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Keeping It Simple: Easy Ways to Help Wildlife Along Roads

Featured Project

Peregrine falcons "relocate," thanks to human-made nest boxes on bridge piers

Close-up of peregrine falcon chick in nest platform

In Bridgeport, Connecticut, one of only two peregrine falcon pairs in the state has moved from a bridge catwalk to a bridge pier. In early 2001 when the Interstate 95 P.T. Barnum Bridge had to be expanded and the span and falcon nest removed, the Connecticut Department of Transportation built two nest boxes on Pier 11 and Pier 16 under the bridge and a third nest box on Pier 13, the pier closest to the original nesting site. The falcon pair returned to the bridge and nested in the box on Pier 13, where they produced two healthy chicks. Since falcons eat pigeons, the new nest boxes also help keep unwelcome pigeons (and pigeon droppings) off the bridge.

Mark Alexander, (860) 594-2931 or

Picture of various animals

Doing the right thing - simply

"Keeping it simple" is more than a concept. It's a commitment.

It means using simple solutions when simple solutions will work.

It involves going beyond "compliance" to identify easy ways of helping wildlife and fish.

It means doing the right thing just because it's the right thing to do and because one has an opportunity to do it.

"We can build bat roosts in pre-fab bridge concrete or extend the right-of-way fence to create elkproof fencing," says April Marchese, Director of FHWA's Office of Natural and Human Environment. "Simple measures like these link habitats, reduce roadkill, and save taxpayer dollars."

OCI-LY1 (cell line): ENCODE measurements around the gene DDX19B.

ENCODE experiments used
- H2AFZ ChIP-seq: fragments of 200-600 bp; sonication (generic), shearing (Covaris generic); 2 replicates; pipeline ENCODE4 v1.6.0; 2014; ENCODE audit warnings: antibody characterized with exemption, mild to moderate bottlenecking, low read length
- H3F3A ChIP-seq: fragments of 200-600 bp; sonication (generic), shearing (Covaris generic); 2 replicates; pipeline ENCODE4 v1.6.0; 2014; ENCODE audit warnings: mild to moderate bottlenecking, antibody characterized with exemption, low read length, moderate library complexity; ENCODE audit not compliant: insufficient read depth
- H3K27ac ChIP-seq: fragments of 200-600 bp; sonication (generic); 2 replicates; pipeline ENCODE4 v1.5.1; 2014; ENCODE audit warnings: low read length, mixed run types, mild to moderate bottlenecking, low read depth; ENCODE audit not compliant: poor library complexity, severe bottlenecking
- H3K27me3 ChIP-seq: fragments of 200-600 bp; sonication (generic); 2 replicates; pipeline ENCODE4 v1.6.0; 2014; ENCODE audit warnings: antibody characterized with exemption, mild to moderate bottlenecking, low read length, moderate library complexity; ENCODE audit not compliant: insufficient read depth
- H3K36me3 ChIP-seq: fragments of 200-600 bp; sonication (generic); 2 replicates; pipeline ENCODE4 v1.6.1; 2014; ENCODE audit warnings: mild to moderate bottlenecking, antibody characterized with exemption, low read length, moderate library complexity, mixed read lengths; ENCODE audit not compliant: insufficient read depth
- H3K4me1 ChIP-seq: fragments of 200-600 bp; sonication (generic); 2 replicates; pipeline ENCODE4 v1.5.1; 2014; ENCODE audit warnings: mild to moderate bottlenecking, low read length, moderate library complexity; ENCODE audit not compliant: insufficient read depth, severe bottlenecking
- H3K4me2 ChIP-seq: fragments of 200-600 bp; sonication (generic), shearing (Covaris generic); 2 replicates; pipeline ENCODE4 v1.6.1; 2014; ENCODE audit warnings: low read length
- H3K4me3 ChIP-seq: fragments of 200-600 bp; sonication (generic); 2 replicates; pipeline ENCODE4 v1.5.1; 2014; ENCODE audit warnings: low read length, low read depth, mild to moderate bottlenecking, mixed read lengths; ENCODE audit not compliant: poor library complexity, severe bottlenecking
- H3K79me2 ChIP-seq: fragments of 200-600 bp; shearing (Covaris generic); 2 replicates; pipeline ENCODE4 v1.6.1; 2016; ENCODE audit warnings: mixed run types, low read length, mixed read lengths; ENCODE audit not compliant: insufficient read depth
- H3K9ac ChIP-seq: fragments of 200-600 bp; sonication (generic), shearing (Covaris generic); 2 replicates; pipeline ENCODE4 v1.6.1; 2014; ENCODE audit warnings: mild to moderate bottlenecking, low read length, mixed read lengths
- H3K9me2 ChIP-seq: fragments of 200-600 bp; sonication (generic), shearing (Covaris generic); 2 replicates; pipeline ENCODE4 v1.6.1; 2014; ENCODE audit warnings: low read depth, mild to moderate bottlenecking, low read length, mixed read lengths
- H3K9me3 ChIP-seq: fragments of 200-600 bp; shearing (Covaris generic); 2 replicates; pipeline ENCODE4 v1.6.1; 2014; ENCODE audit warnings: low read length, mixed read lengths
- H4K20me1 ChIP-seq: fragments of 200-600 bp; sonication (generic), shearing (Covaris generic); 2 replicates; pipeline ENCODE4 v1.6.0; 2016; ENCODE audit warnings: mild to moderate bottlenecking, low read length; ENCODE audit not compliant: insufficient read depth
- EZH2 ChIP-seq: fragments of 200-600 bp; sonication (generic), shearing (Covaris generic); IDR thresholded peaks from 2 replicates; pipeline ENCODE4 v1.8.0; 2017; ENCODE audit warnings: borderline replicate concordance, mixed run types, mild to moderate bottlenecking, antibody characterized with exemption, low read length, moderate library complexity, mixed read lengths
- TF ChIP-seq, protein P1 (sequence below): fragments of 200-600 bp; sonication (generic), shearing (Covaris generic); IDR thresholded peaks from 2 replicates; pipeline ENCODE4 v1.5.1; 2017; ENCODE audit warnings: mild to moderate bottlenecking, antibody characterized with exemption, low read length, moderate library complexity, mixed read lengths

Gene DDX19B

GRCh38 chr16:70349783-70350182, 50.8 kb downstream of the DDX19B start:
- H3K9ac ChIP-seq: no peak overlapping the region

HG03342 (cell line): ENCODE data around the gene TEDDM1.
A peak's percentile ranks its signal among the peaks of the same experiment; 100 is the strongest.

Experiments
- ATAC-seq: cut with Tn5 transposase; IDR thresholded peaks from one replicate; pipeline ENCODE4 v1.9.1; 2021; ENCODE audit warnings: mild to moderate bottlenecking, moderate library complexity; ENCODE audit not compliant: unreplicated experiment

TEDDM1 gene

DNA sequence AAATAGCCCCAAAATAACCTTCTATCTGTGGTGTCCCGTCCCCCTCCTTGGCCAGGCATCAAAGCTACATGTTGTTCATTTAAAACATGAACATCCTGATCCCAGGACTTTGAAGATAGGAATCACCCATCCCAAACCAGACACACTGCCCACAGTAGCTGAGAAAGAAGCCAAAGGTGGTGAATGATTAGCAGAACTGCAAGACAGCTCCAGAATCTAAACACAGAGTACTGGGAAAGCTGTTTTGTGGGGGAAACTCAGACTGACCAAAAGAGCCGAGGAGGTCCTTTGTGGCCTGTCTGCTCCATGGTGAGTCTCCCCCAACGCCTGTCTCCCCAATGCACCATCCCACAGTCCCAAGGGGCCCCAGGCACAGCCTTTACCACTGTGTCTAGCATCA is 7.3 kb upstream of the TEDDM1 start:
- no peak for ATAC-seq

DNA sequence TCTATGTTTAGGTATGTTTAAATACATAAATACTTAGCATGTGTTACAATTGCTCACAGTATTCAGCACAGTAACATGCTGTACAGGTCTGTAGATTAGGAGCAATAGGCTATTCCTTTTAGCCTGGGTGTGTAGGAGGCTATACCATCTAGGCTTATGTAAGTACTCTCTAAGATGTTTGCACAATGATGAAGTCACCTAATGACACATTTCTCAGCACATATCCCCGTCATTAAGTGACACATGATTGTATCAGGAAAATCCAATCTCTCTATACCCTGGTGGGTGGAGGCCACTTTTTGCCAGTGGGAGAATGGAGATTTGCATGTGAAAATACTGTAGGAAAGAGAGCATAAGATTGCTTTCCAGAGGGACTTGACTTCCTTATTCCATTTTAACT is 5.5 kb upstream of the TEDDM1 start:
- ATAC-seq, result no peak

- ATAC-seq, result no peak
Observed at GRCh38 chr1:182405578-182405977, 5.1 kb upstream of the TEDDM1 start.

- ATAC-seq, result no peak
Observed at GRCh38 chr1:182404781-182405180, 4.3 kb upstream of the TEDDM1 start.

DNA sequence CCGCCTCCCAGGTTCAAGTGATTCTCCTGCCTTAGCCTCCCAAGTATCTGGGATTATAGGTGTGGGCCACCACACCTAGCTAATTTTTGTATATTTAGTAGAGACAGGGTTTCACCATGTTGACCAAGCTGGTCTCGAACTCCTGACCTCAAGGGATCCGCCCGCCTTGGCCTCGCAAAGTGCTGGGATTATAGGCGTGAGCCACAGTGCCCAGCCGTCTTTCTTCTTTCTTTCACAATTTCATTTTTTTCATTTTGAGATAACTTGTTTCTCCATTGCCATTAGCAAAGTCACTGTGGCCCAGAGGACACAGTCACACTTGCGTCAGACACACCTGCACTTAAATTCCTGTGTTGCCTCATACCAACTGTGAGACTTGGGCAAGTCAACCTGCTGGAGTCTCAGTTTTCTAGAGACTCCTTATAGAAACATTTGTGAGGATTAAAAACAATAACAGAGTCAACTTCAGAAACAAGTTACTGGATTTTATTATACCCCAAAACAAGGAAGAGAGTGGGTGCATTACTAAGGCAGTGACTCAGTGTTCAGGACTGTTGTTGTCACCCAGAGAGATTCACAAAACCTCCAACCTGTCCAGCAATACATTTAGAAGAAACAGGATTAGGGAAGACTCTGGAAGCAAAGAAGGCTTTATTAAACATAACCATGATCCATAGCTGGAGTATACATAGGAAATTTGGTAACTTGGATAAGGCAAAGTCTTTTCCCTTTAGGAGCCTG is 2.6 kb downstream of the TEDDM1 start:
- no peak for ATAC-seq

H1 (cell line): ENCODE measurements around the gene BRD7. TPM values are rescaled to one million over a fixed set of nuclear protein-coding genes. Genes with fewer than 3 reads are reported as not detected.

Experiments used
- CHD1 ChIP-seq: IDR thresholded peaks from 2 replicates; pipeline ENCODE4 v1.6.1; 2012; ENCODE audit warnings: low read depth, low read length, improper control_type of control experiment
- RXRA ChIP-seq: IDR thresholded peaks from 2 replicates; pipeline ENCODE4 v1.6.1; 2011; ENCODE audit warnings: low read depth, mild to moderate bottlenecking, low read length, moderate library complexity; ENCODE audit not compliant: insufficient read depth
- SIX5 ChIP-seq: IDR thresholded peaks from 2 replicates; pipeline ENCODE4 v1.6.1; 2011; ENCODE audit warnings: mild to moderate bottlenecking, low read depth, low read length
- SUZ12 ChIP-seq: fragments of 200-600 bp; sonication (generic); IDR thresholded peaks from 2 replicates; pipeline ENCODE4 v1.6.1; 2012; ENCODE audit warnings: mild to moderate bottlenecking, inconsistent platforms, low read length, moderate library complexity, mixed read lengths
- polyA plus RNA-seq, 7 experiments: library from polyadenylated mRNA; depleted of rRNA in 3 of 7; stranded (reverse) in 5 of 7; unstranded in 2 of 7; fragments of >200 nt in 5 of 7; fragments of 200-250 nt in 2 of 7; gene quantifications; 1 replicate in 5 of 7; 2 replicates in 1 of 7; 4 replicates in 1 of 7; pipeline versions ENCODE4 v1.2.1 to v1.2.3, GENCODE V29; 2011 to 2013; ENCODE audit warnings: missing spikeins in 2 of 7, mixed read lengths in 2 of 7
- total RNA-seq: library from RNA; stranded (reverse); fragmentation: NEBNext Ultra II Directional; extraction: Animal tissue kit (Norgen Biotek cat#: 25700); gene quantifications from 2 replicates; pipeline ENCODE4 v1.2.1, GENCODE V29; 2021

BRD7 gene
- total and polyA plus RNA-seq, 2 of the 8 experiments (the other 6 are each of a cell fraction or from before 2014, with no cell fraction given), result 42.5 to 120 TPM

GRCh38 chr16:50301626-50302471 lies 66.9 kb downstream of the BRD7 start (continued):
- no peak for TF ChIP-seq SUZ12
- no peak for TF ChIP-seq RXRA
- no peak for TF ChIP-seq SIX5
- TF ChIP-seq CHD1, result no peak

This website highlights more than 100 simple, successful projects from all 50 states and beyond. Each is "easy." Most are low- or no-cost. All benefit wildlife, fish, or their habitats.

Many projects were completed only once - to protect specific species in specific environmental conditions. Others have been repeated numerous times and have become "routine."

Some projects are undertaken regularly because research has proven them effective. Others are new innovations, "best practices," or state-of-the-art strategies.

Some projects - for example, modifying mowing cycles and installing oversized culverts in streams - are common to a large number of states. Others represent a simple solution to a site-specific environmental challenge.

We invite you to explore them all. We encourage you to find out for yourselves, through this website, how transportation professionals are working with others to do the right thing for wildlife and--wherever possible--to do it "simply."

Updated: 12/12/2012
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